By Matthew Santamaria (email@example.com)
Growing up, nineteen-year-old Herkimer, New York resident Rebecca Eastwood did not know anything about Huntington’s disease (HD).
HD is a fatal genetic disorder that causes the progressive breakdown of nerve cells in the brain. It deteriorates a person’s physical and mental abilities usually during their prime working years and has no cure.
“Growing up it would've been a lot easier knowing that my mom is just sick she doesn't actually hate you,” said Rebecca. “Instead feeling like my mother hated me and not knowing she was sick, I had to determine whether my mom abused me because she was a bad mother or because she's sick.”
The symptoms of Huntington’s disease are described as having ALS, Parkinson’s and Alzheimer’s – simultaneously. Symptoms include personality changes, mood swings, depressions, impaired judgement, involuntary movements, slurred speech, difficulty in swallowing, and significant weight loss.
“I knew my mom was some big bad person with lots of anger issues which were mostly taken out on me,” said Rebecca. “I didn’t know my parents knew that HD was in my mom’s family. However, my mother didn't want to face the fact that she could possibly have it.”
Each child of a parent with HD has a 50/50 chance of inheriting the faulty gene that causes Huntington’s disease. Today, there are approximately 30,000 symptomatic Americans and more than 200,000 at-risk of inheriting the disease.
“Everything about that disease was shoved under the rug and not expressed to me or my sister,” said Rebecca.
Between 2016 and 2017, Rebecca’s aunt made Rebecca’s mother get tested for HD because she almost went to nine years of jail due to selling her own mother’s drugs that she needed for her cancer treatment.
The decision to get genetically tested is difficult to make. Each year, 5-10% are tested. It is never the right or wrong decision to be tested. There are people that see no benefit in knowing that they will develop the disease while others want to know in order to make informed choices about their future. It can take up to several weeks to receive your results from the genetic testing center.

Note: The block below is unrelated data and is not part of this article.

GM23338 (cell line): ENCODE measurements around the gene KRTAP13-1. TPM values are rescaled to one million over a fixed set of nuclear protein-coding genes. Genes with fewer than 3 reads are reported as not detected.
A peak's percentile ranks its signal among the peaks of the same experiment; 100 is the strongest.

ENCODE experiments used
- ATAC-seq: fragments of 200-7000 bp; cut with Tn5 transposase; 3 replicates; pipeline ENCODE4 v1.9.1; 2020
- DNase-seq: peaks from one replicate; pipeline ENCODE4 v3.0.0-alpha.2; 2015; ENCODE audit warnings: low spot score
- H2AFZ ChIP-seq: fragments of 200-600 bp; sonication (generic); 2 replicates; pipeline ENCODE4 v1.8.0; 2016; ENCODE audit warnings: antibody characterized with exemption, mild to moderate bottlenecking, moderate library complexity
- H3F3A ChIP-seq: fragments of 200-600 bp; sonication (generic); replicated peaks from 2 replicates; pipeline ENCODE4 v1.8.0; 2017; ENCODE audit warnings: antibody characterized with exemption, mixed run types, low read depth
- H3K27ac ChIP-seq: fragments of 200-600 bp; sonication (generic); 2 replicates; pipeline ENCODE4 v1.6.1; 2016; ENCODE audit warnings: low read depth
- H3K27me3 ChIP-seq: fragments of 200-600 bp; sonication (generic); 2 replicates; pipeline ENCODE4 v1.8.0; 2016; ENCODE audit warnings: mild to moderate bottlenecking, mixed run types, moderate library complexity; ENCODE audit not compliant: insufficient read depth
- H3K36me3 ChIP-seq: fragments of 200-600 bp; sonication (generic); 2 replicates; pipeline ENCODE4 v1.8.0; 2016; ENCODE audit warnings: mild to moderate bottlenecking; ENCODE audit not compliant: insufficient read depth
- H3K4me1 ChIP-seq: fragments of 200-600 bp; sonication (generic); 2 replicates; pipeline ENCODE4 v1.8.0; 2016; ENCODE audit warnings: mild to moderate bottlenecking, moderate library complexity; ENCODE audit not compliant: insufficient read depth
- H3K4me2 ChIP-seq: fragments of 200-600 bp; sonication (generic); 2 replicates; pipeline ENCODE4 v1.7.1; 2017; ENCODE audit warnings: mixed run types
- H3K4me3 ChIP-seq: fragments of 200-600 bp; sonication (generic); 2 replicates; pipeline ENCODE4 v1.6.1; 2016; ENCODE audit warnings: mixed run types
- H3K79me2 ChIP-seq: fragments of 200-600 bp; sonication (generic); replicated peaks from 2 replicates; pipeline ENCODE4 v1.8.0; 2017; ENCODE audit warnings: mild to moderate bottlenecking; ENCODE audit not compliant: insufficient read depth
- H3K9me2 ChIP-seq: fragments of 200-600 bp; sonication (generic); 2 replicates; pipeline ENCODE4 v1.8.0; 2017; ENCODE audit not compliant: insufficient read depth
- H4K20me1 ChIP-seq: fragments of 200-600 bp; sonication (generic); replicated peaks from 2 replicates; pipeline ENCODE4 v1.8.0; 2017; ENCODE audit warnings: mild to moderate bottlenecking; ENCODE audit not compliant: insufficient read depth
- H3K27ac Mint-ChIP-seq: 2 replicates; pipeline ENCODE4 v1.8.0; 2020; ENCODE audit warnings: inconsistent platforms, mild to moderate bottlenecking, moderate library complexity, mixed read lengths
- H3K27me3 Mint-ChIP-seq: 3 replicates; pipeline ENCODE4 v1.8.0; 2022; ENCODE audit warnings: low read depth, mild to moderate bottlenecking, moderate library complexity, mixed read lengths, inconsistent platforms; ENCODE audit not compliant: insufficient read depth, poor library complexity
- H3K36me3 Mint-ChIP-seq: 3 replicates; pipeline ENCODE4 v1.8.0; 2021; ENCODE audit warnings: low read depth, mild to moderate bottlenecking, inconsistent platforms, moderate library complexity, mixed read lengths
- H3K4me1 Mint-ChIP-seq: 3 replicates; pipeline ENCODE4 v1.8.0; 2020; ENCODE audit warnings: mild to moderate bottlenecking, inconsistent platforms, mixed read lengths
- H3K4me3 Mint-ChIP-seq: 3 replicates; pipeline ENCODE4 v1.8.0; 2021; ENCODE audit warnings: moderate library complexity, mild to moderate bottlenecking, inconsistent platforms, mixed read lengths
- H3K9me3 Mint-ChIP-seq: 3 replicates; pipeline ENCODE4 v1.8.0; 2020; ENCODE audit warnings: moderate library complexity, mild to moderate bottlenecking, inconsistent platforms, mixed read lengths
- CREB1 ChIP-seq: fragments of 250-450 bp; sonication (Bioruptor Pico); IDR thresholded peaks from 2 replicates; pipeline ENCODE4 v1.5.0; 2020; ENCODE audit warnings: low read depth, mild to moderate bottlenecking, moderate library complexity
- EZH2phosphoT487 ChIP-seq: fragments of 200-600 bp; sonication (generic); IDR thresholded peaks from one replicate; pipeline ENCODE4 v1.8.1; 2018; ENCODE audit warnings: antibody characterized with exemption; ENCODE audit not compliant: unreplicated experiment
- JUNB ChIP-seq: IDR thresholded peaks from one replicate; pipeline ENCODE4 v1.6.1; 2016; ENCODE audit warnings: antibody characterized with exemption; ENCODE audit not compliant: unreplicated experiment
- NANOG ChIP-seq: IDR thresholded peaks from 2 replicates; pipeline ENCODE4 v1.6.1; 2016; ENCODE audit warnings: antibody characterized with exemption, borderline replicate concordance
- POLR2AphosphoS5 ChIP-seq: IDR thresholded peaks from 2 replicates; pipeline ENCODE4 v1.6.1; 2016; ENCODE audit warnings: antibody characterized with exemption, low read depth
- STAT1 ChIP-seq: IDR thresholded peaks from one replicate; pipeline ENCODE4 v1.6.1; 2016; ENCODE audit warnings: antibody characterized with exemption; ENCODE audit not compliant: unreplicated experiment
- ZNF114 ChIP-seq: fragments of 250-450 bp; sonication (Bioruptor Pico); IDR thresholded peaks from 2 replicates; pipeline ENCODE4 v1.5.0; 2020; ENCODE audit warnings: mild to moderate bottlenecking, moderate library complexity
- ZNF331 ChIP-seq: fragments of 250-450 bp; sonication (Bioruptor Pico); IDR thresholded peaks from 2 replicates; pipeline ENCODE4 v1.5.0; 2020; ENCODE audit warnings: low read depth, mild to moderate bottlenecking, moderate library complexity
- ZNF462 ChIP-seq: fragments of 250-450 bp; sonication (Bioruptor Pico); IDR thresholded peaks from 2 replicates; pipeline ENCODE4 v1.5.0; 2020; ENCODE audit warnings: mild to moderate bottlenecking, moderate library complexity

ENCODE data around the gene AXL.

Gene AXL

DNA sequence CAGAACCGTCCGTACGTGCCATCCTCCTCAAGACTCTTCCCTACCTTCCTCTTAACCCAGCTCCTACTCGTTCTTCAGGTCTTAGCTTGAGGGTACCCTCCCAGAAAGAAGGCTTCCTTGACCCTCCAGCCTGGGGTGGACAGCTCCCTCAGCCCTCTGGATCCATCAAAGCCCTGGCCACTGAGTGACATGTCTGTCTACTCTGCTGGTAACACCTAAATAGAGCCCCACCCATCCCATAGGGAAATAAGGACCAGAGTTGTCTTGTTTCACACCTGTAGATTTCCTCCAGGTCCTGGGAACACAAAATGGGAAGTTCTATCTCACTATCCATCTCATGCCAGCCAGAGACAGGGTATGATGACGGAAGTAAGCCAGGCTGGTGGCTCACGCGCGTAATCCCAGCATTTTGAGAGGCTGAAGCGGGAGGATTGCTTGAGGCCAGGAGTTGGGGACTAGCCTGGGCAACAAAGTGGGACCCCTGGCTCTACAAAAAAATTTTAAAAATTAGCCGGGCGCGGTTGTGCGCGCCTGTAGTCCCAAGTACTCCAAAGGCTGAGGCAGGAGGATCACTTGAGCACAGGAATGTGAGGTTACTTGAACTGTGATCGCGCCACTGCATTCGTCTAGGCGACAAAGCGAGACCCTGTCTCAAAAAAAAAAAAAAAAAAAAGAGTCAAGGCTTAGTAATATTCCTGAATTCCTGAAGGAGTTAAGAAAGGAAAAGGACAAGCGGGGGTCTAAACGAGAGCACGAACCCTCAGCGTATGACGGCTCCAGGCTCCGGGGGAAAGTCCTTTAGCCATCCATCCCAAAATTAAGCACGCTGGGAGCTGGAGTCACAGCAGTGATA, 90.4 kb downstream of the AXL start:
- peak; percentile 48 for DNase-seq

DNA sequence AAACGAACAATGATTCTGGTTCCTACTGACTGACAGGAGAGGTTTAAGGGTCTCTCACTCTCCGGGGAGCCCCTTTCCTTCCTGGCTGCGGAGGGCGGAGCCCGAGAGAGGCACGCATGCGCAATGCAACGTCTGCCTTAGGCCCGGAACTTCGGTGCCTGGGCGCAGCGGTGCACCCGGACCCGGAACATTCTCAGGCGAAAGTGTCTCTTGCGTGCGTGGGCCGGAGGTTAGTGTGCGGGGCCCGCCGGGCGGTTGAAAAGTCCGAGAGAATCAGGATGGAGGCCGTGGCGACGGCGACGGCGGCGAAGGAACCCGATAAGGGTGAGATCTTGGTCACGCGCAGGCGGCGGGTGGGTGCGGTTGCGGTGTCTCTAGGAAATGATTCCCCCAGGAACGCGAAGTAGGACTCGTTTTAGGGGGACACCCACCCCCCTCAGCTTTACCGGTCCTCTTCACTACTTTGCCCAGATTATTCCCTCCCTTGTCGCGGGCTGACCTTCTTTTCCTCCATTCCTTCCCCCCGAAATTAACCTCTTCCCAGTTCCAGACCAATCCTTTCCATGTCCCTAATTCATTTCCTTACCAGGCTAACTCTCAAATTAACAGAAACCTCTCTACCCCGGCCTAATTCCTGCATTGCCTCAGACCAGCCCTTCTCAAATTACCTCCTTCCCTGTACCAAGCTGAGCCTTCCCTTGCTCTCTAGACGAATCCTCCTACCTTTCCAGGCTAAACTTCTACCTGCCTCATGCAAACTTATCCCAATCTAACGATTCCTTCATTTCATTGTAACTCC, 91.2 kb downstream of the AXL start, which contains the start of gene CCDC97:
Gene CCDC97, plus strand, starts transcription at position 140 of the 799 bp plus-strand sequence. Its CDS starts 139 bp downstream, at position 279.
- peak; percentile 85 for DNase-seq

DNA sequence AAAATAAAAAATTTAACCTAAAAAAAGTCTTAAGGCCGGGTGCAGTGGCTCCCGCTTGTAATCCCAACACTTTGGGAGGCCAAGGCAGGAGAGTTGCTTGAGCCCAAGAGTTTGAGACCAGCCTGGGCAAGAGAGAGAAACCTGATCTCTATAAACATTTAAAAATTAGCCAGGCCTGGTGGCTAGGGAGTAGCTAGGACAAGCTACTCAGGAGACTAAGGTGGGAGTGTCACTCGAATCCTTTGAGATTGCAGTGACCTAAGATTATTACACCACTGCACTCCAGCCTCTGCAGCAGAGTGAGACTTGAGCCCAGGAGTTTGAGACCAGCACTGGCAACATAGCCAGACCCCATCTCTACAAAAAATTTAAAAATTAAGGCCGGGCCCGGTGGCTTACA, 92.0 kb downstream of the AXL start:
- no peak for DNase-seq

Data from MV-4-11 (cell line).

Rebecca’s mother tested positive for the gene that causes HD.
“My mother’s behaviors correlated close to my grandfather’s behaviors, and he had HD,” Rebecca explains. “She didn't have to go to prison, but she found a new struggle. Living with HD.”
In November of 2017, Rebecca finally found out about HD as her mother was not getting any better and was put into a home. Rebecca and her sister spoke to a social worker who explained to them what HD is.
“My dad was already going to support groups and had already spoken to social workers,” said Rebecca. “We were the last to know. My dad hid us from it so we could focus on school and our high school lives without having it hanging in the backs of our minds but as the health of my mother decreased they had to tell us.”
In August of 2018, Rebecca saw her mother for the first time in more than seven years.
“Divorce court saw the actions that HD was creating as abuse, and in reality it was abuse and she wasn’t getting the help she needed, she was refusing help,” said Rebecca. “The court ordered my dad to have full custody and removed all visitation rights from my mother.”
As Rebecca was learning about HD, it made her reevaluate her entire relationship with her mother. She always felt her mother hated her but realized that the symptoms of HD were taking over her mother’s life. HD answered a lot of questions for Rebecca. Currently, her mother is in a nursing home.
“The relationship ended on bad terms with lots of hate, resentment and sadness,” Rebecca explains. “It would've been a lot easier knowing that my mom is just sick and that she doesn't actually hate you.”
Rebecca has a message for the HD Community:
“If I could give any advice it would be to speak up about it. Don't hide HD because it’s a lot less scary knowing why someone acting a certain way then trying to figure out why. HD shouldn't be something that's hidden. HD helps more people by speaking out about it then hiding it. I want to help others, be a voice but also a place for people to confide and get hope from. All any of us need is just a little bit of hope and a support system.”
Huntington’s disease is a fatal genetic disorder that causes the progressive breakdown of nerve cells in the brain. It deteriorates a person’s physical and mental abilities usually during their prime working years and has no cure. Each child of a parent with HD has a 50/50 chance of inheriting the faulty gene that causes Huntington’s disease. Today, there are approximately 30,000 symptomatic Americans and more than 200,000 at-risk of inheriting the disease. The symptoms of Huntington’s disease are described as having ALS, Parkinson’s and Alzheimer’s – simultaneously.
The Huntington’s Disease Society of America is the premier nonprofit organization dedicated to improving the lives of everyone affected by HD. From community services and education to advocacy and research, HDSA is the world’s leader in providing help for today and hope for tomorrow for people with HD and their families.
To learn more about Huntington’s disease and the work of the Huntington’s Disease Society of America, visit www.HDSA.org or call 1(800)345-HDSA.
This is a story featuring a personal experience with Huntington’s disease. If you would like to have your story told please contact Matthew Santamaria at firstname.lastname@example.org